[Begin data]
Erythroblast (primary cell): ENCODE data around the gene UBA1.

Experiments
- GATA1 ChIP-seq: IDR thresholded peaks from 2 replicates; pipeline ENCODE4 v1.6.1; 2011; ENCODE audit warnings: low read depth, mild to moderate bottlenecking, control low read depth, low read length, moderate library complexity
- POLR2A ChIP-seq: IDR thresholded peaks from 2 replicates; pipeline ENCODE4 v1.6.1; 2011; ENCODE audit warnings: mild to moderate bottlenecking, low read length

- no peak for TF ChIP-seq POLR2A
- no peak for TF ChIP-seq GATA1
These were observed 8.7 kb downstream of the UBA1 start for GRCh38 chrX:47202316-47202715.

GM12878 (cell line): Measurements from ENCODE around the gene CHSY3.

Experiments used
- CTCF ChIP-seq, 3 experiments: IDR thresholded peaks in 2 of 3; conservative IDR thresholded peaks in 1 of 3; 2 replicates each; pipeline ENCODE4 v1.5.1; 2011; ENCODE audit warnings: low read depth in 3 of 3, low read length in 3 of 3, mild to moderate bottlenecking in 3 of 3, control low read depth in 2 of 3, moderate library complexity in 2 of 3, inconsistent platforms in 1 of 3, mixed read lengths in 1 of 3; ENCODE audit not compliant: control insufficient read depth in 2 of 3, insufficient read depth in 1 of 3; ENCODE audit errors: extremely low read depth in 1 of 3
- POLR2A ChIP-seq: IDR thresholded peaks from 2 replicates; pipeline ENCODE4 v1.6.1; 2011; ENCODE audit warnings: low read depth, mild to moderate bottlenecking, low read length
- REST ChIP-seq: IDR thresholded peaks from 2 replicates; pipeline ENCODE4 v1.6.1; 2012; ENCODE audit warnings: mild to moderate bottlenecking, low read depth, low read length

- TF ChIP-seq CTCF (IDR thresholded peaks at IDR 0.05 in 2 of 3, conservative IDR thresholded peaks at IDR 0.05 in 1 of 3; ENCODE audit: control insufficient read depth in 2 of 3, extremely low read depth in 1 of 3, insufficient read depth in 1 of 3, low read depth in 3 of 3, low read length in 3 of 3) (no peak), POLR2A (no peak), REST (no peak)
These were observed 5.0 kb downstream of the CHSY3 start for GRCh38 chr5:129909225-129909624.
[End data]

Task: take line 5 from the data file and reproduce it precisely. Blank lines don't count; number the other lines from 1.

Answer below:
- no peak for TF ChIP-seq POLR2A